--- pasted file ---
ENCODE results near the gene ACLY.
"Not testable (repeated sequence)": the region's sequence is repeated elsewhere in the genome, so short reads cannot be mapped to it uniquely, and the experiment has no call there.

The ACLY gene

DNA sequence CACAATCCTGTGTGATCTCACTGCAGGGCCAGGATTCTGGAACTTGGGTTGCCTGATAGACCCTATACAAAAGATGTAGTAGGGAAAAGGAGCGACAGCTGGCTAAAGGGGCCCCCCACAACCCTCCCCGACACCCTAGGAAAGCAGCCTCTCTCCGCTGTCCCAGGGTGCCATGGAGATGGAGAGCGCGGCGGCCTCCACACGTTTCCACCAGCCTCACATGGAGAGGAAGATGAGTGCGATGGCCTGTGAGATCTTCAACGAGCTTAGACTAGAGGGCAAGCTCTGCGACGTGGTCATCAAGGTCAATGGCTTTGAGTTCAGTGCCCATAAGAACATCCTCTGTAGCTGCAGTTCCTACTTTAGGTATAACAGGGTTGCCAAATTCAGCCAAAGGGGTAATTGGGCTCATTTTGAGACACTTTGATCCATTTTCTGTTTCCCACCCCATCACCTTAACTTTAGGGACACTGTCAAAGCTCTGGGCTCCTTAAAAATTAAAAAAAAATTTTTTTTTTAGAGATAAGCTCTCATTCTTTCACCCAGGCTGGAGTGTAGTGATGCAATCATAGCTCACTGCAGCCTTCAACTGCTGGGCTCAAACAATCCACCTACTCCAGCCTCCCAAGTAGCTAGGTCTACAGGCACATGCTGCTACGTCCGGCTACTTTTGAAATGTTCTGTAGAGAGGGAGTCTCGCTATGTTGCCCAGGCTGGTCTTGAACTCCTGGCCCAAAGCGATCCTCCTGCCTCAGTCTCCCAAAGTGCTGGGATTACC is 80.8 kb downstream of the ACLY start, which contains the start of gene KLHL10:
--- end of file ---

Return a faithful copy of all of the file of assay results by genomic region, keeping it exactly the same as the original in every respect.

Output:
ENCODE results near the gene ACLY.
"Not testable (repeated sequence)": the region's sequence is repeated elsewhere in the genome, so short reads cannot be mapped to it uniquely, and the experiment has no call there.

The ACLY gene

DNA sequence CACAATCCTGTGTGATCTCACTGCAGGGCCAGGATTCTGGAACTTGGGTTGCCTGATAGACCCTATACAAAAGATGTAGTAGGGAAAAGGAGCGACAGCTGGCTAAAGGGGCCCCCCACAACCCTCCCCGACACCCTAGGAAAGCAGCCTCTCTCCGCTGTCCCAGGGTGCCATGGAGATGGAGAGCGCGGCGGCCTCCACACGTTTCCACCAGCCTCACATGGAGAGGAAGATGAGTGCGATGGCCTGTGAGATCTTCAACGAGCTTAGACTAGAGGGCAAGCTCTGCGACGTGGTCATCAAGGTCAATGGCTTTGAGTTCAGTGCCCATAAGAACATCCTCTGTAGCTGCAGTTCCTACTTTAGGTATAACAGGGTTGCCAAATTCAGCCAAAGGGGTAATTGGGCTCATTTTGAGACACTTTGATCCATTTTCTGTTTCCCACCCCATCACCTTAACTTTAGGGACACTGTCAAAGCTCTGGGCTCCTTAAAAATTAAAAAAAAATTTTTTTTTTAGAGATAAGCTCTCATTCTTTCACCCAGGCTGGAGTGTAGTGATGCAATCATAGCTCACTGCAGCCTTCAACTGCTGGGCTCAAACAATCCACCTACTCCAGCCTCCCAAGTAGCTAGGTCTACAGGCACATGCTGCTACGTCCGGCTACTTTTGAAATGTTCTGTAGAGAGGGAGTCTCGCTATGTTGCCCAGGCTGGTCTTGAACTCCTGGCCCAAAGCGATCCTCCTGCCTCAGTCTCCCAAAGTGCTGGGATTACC is 80.8 kb downstream of the ACLY start, which contains the start of gene KLHL10: